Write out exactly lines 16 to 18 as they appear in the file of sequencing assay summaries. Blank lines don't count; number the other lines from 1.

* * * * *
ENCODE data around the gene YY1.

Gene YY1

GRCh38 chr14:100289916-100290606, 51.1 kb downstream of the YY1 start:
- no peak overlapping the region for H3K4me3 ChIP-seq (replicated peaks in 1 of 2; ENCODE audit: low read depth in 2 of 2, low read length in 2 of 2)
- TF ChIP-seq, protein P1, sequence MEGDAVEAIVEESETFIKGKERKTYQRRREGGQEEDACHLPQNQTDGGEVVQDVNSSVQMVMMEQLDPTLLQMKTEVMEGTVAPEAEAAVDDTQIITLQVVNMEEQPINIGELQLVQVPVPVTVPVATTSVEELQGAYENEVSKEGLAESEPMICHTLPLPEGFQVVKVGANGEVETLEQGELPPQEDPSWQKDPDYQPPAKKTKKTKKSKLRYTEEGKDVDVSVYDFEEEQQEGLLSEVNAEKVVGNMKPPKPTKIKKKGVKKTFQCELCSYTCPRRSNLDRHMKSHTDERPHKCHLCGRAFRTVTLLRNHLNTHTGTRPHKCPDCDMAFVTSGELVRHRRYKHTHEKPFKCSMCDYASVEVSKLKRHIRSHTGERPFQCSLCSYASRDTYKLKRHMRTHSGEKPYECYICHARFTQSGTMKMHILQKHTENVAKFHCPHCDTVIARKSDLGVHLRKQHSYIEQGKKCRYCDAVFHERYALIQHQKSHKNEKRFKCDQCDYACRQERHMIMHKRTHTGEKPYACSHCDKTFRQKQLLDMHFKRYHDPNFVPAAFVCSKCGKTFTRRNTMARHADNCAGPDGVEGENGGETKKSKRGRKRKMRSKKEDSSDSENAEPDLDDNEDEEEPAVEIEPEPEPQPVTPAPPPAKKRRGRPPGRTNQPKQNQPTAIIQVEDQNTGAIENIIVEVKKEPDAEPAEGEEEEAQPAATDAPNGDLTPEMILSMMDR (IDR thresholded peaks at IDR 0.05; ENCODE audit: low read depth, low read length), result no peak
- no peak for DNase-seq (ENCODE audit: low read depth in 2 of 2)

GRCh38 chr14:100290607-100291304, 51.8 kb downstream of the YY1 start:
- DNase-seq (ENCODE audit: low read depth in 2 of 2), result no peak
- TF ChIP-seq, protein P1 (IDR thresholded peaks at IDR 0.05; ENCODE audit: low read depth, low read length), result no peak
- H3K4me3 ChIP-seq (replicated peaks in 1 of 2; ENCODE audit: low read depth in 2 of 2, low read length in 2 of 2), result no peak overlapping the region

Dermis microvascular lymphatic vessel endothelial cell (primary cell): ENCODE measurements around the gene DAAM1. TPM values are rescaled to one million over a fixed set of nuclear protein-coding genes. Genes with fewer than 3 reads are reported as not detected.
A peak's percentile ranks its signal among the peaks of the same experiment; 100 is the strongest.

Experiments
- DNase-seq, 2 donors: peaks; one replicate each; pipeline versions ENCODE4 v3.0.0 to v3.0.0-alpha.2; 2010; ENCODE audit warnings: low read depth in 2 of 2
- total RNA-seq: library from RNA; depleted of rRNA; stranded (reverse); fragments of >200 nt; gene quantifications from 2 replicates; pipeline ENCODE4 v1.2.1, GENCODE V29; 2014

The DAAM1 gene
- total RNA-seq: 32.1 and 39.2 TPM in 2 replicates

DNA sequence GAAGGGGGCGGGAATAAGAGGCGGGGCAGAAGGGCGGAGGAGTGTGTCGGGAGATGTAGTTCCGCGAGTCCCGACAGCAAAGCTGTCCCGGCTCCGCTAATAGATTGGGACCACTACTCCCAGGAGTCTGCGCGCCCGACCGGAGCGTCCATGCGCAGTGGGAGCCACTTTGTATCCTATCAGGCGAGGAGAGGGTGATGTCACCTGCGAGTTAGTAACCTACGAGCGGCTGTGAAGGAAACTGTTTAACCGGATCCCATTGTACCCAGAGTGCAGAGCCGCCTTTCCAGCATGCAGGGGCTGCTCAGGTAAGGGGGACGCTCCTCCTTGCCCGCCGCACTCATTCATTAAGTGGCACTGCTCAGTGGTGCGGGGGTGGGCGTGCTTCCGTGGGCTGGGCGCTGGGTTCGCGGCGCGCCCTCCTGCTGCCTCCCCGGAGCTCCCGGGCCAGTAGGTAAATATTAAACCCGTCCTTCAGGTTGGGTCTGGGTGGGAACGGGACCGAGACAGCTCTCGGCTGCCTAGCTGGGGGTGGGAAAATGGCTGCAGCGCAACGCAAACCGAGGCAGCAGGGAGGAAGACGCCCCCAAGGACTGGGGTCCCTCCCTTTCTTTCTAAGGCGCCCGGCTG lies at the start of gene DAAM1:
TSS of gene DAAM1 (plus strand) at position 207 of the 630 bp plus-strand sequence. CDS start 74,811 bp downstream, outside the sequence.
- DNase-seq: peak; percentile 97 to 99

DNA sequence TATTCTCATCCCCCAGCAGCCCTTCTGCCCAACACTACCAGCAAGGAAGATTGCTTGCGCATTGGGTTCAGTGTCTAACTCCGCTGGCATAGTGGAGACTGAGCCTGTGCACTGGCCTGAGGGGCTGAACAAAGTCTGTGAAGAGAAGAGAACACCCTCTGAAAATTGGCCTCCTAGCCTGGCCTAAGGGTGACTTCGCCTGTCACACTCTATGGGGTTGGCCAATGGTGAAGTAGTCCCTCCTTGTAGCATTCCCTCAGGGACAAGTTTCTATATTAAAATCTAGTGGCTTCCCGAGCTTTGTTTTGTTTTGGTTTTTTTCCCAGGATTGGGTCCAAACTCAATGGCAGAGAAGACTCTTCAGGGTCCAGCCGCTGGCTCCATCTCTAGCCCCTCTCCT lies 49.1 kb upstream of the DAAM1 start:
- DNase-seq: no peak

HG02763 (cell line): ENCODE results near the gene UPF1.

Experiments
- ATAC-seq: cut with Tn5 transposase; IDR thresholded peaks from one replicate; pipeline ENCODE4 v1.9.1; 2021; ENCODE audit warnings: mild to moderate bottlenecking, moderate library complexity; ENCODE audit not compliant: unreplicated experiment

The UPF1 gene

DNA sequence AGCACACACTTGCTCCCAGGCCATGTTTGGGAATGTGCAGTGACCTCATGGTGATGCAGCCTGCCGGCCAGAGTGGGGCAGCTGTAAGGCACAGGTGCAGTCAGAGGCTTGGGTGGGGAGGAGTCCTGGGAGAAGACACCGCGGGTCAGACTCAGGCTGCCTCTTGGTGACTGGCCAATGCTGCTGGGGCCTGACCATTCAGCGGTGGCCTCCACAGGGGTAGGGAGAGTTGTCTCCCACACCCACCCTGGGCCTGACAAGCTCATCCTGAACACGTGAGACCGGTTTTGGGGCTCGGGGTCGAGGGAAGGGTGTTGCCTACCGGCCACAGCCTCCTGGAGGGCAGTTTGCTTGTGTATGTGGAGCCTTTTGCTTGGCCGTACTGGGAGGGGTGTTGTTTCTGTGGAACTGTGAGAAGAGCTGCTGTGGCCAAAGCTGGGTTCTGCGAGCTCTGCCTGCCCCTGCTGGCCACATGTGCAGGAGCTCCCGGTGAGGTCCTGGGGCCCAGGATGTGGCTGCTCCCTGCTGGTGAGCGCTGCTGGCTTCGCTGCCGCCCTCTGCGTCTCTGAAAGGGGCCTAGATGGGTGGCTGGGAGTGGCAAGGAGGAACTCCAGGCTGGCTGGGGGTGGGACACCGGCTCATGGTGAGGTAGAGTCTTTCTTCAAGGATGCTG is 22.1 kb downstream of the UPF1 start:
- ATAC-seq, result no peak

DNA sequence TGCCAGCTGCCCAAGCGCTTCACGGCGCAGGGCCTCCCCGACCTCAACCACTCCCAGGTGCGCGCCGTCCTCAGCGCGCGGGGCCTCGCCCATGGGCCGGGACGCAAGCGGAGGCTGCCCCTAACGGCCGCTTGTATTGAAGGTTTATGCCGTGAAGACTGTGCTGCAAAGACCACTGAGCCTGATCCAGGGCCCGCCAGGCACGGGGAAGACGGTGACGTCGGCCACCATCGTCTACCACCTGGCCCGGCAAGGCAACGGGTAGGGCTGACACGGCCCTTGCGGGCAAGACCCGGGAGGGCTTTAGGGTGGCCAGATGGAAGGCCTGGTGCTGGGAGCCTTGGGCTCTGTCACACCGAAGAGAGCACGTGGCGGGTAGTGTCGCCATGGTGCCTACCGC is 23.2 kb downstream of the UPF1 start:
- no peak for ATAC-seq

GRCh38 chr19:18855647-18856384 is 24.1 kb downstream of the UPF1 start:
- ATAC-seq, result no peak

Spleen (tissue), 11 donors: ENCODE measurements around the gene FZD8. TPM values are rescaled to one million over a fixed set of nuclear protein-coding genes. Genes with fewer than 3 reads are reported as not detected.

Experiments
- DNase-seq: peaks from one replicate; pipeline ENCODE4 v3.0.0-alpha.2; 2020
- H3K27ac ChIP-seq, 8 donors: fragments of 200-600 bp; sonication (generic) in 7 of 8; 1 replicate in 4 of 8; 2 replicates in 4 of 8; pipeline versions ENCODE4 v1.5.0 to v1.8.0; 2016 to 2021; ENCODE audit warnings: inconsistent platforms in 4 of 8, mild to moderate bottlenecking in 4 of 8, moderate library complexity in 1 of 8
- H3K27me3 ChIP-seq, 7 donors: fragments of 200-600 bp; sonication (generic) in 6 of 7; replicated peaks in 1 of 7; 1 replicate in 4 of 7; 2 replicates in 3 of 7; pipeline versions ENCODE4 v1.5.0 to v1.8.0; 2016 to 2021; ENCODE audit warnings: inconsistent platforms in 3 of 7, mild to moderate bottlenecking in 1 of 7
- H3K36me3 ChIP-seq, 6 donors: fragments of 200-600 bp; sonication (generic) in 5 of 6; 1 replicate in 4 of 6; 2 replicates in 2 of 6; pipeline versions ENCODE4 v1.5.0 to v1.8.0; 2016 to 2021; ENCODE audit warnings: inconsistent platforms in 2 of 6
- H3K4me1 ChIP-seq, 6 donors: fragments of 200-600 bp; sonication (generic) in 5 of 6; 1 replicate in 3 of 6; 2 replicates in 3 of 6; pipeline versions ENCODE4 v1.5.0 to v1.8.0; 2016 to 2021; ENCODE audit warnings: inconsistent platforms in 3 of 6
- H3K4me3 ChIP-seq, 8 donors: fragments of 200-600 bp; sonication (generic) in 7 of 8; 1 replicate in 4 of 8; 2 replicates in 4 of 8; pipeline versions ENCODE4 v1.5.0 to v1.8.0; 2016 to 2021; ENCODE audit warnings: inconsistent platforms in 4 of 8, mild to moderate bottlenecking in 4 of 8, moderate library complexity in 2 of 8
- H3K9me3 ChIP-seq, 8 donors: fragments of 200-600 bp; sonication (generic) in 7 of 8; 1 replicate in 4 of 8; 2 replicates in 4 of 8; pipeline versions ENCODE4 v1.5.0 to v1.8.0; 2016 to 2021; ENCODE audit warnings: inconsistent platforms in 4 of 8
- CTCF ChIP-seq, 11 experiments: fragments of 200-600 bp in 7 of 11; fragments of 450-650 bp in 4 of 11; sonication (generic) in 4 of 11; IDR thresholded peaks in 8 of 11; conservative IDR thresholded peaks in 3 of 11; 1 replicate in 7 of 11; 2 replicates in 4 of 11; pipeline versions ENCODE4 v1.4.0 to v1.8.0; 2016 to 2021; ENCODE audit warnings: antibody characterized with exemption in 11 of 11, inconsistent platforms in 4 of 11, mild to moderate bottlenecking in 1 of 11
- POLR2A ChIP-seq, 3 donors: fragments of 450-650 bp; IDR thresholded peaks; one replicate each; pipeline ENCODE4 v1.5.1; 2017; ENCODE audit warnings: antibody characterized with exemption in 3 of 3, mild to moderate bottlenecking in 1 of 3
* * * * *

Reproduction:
The DAAM1 gene
- total RNA-seq: 32.1 and 39.2 TPM in 2 replicates

DNA sequence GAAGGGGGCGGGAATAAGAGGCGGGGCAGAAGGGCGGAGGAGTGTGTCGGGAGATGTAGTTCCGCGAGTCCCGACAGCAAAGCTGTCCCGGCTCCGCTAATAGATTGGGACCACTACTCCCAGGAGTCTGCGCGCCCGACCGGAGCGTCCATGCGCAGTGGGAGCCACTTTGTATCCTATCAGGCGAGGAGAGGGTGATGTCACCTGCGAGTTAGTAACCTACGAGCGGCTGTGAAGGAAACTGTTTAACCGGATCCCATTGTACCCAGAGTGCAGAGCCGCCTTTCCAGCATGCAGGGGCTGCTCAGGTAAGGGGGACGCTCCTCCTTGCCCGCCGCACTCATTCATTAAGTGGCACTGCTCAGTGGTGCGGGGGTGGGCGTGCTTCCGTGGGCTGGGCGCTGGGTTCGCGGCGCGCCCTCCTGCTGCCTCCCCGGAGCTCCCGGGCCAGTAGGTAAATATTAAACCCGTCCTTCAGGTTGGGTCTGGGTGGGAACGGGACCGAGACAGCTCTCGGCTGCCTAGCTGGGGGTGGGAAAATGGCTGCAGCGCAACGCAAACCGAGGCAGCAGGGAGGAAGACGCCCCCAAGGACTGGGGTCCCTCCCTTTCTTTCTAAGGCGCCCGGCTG lies at the start of gene DAAM1: